Tech & Work

Get guidance on subcontracting from TechRepublic

Subcontracting can be a great source of work for independent consultants, if you know how to make it work for you. Our three-part series on subcontracting can help you get the most from both hiring subcontractors and from taking on subcontracting work.


When contractors have a project that requires lots of time and resources, or if there is a specialty that a contractor needs but doesn’t possess, subcontractors will often be called in to help complete the job.

But how can you determine if you—as a contractor—need to hire a subcontractor?

How can you make your relationship with a subcontractor successful? And, if you take on work as a subcontractor, how can you make the best use of your time?

TechRepublic recently published a three-part series written by contributor Meredith Little that offers guidelines and advice to subcontractors and organizations that use them. Here’s a closer look:

In part one, “Need help on a project? Here’s advice on finding a good subcontractor,” Little gives tips on finding the right person or team for the job and how you should introduce a subcontractor into the client relationship.

Part two, “Use these guidelines to clearly establish your relationship with a subcontractor,” offers advice on putting together contracts and, for the prime contractor, establishing your relationship with the subcontractor. Included in this article are sections covering noncompete agreements, payment, indemnification, and terms of work.

In the final installment, “Tips for success as a subcontractor,” Little covers how subcontractors should approach their assignments and how they should position themselves within their client’s organization.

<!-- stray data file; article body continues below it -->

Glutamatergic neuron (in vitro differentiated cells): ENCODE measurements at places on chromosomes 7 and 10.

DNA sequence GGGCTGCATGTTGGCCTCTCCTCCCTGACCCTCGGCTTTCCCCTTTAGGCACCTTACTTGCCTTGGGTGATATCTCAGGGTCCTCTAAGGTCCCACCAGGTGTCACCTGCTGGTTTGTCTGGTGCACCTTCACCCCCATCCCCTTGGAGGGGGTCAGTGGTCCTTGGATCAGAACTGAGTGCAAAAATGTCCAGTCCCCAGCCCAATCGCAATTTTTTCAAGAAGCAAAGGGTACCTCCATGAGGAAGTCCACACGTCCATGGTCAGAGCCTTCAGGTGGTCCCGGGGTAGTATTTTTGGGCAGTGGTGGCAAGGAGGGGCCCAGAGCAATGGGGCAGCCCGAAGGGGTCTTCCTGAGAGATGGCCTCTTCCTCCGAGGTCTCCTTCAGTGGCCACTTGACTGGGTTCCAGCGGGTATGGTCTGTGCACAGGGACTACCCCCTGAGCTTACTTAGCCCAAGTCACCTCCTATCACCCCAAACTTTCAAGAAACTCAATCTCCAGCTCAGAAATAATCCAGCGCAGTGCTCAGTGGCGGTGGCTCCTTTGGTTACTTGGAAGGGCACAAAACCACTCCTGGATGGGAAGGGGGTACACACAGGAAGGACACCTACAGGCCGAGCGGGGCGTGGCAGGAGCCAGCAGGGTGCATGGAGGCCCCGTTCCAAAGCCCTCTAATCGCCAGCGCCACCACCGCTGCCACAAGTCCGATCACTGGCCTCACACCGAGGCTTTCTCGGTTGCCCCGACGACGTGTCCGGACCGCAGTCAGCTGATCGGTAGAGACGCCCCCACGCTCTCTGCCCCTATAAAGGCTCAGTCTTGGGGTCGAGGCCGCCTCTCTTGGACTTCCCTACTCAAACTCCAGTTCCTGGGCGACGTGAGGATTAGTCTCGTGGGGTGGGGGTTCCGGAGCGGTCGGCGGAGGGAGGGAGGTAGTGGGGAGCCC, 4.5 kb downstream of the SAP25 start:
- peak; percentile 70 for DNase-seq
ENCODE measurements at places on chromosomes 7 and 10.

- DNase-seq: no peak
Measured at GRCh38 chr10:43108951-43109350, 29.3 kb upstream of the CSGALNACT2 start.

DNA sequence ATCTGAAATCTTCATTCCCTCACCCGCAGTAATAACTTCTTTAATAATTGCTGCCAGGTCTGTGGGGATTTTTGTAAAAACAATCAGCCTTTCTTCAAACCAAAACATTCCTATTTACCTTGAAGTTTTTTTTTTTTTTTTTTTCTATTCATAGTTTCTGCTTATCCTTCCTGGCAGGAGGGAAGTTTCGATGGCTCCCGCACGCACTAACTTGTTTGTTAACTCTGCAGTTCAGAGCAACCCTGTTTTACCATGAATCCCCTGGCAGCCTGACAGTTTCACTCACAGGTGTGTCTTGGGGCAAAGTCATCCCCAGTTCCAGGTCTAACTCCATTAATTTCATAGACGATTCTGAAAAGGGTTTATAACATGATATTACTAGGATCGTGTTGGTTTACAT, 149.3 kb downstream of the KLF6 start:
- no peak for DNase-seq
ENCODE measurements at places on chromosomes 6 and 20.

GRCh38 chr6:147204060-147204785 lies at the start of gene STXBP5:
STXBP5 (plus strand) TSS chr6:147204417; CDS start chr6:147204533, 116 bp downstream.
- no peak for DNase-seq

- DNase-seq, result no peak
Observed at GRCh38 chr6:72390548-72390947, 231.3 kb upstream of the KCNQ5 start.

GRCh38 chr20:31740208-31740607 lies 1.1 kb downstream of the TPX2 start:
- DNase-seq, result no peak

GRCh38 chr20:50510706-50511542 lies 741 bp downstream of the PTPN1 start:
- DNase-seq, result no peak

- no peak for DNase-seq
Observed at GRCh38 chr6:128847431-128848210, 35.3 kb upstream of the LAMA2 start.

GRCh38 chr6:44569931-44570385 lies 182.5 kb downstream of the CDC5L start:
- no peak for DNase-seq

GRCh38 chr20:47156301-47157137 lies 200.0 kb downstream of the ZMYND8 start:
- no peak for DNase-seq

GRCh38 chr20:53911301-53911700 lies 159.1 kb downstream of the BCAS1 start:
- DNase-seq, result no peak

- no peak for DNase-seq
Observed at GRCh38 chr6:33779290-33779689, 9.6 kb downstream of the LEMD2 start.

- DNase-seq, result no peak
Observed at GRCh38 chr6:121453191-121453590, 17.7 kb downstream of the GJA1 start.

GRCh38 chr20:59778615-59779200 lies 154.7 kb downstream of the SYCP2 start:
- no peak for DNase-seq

More Meredith
Meredith Little is an independent contractor who is also a regular contributor to TechRepublic. If you would like to suggest a topic for an article or ask her a question, e-mail us.

 

When contractors have a project that requires lots of time and resources, or if there is a specialty that a contractor needs but doesn’t possess, subcontractors will often be called in to help complete the job.

But how can you determine if you—as a contractor—need to hire a subcontractor?

How can you make your relationship with a subcontractor successful? And, if you take on work as a subcontractor, how can you make the best use of your time?

TechRepublic recently published a three-part series written by contributor Meredith Little that offers guidelines and advice to subcontractors and organizations that use them. Here’s a closer look:

In part one, “Need help on a project? Here’s advice on finding a good subcontractor,” Little gives tips on finding the right person or team for the job and how you should introduce a subcontractor into the client relationship.

Part two, “Use these guidelines to clearly establish your relationship with a subcontractor,” offers advice on putting together contracts and, for the prime contractor, establishing your relationship with the subcontractor. Included in this article are sections covering noncompete agreements, payment, indemnification, and terms of work.

In the final installment, “Tips for success as a subcontractor,” Little covers how subcontractors should approach their assignments and how they should position themselves within their client’s organization.

More Meredith
Meredith Little is an independent contractor who is also a regular contributor to TechRepublic. If you would like to suggest a topic for an article or ask her a question, e-mail us.

 

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